A toy from roughly the time of Jesus shows what little Christianity did to improve society when it had the chance.
In the first century CE, Hero of Alexandria described the aeolipile, a steam-powered toy. It was a hollow metal sphere that rotated on an axle. The axle was hollow and carried steam into the sphere from a boiler below. The steam exited the sphere through two jets, which made it spin.
Remarkably, this steam turbine was never more than a curiosity. The Roman Empire built roads, bridges, coliseums, temples, and aqueducts that weren’t surpassed for centuries. If they had applied their engineering ingenuity to the ideas latent in this toy, the Romans might have developed steam-driven machinery 1700 years before the Industrial Revolution.
With the Christianization of the Empire in the fourth century, Christianity had the opportunity to improve the lot of its flock. Where was its Industrial Revolution? Where at least was the blossoming of a new, nurturing society driven by scientific innovation?
The Bible promised that God’s people would be vastly more prosperous than others. Jesus said, “No one who has left home or brothers or sisters or mother or father or children or fields for me and the gospel will fail to receive a hundred times as much in this present age.” God said, “Bring the whole tithe into the storehouse … and see if I will not throw open the floodgates of heaven and pour out so much blessing that there will not be room enough to store it.”
The period when Christianity was in charge in Europe didn’t stand out for the flowering of science and technology. There was innovation during the medieval period (eyeglasses, the water wheel, metal armor and gunpowder weapons, castles, crop rotation, and others), but that was in spite of Christianity, not because of it. In fact, much of this wasn’t native innovation but the adoption of foreign inventions.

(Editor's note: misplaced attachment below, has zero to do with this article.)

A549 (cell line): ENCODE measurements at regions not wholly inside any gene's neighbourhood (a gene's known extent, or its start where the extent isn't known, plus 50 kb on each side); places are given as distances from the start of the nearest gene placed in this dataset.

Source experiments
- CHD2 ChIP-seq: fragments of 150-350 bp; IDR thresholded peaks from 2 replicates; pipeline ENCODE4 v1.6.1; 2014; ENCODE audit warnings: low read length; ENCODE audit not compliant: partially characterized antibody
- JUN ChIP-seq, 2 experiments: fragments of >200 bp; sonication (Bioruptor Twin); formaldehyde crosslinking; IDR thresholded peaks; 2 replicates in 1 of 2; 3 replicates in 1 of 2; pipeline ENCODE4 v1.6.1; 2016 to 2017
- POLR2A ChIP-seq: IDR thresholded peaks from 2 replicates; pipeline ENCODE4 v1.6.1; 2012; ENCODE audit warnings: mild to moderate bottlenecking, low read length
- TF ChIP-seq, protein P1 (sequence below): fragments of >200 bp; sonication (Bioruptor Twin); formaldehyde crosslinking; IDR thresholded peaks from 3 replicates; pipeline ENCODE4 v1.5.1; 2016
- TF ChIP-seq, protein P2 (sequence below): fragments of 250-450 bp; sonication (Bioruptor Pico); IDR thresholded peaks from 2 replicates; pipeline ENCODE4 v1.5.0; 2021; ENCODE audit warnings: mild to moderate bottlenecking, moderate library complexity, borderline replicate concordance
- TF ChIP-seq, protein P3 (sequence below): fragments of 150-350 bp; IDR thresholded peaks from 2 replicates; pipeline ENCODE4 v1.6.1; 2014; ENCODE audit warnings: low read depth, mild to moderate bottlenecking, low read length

The ledger on social improvement is also uninspired. For example, European countries didn’t outlaw slavery until 1500 years after Christianity took charge of European morality. Laws against slavery passed despite the teachings of the Bible, not in keeping with them.
Christianity could drive innovation if it wanted to. Consider the remarkable period of cathedral building beginning in the thirteenth century and the Church’s patronage of art during the Renaissance. But the technological and scientific advances driven by the Church were just to glorify itself. Any benefit to the people was inadvertent, and creating a better society wasn’t a goal of the church.
Science, not religion, delivered the health and prosperity that we have today. A peasant living in Europe in the year 1100 would have noticed little improvement a century later. Contrast that with the enormous jump between a century ago and today.
Christianity looks like just another human institution. There’s no evidence that it channels the power of the Creator of the universe.
Continue to chapter 5.
Image credit: Wikimedia, public domain
“No one who has left home or brothers or sisters or mother or father or children or fields for me”: Mark 10:29–30.
“Bring the whole tithe into the storehouse … and see if I will not throw open the floodgates of heaven”: Malachi 3:10.
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